Labour fury as new analysis shows kids in poorest areas nine times more likely to be in struggling schools
Labour has blasted the Government after it emerged students in the poorest areas of England were nine times more likely to be in struggling schools than those in the richest areas.
The party found 9% of students in the most deprived areas were at schools rated inadequate as of March this year, according to official data from schools watchdog Ofsted.
But just 1% of students in the least deprived areas were at schools in the bottom ranking - with kids in the poorest areas half as likely to be in an outstanding school.
Shadow Education Secretary Angela Rayner fumed: “It is the most vulnerable children paying the price for the crisis in our education system.”
The Government said the total number of kids in good or outstanding schools had risen from 66% to 86% since 2010 - and said many struggling schools had been taken over by sponsored academies.
Labour found no children in the most deprived areas in the South West were at outstanding schools in March, while in London no kids from the wealthiest areas were in inadequate schools.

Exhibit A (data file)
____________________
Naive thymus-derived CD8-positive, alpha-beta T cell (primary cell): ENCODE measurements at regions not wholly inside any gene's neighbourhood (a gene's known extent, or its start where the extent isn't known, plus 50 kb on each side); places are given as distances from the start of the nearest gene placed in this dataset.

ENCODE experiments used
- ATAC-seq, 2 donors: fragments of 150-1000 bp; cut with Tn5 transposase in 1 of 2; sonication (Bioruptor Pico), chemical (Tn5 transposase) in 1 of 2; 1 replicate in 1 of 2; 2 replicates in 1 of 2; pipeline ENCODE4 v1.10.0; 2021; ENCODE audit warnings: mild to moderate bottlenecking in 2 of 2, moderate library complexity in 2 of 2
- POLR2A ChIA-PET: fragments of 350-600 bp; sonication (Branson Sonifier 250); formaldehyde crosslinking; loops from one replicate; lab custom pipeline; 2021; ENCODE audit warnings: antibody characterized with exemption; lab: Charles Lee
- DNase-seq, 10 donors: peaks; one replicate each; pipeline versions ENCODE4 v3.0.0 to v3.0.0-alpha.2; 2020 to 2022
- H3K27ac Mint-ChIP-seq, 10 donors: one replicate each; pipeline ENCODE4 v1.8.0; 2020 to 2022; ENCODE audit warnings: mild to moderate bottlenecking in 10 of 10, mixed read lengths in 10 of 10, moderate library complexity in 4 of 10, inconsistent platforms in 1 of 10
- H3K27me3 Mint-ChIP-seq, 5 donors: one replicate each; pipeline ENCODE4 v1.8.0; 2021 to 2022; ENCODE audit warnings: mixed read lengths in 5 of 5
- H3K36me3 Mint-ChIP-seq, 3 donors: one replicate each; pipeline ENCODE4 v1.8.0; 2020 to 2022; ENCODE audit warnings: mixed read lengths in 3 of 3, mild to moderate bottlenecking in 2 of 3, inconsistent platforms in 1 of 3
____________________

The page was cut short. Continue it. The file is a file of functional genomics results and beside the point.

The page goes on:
In the South East, 41% of kids in the wealthiest areas were at outstanding schools, compared with 6% of their counterparts in the poorest areas.
Overall, seven of the regions in England were below the national average (19%) for the students in the most deprived areas going to outstanding schools.
Ms Rayner said: “No child should be held back from reaching their potential because of their background.
“While the Tories have gifted tax cuts to big businesses, per pupil funding has been cut in real terms.
“It is the most vulnerable children paying the price for the resulting crisis in our education system.”
She said Labour would give schools "the funding they ned to raise standards and improve outcomes" regardless of background.
But School Standards Minister Nick Gibb said: "Across the country there are now more good or outstanding schools and more pupils benefiting from the excellent education they provide than in 2010, rising from 66% to 86% in that time.
"This includes more than half a million pupils who were typically in previously underperforming schools that have been turned around after becoming sponsored academies."
He added that the attainment gap between disadvantaged and more advantaged pupils had narrowed at a range of levels.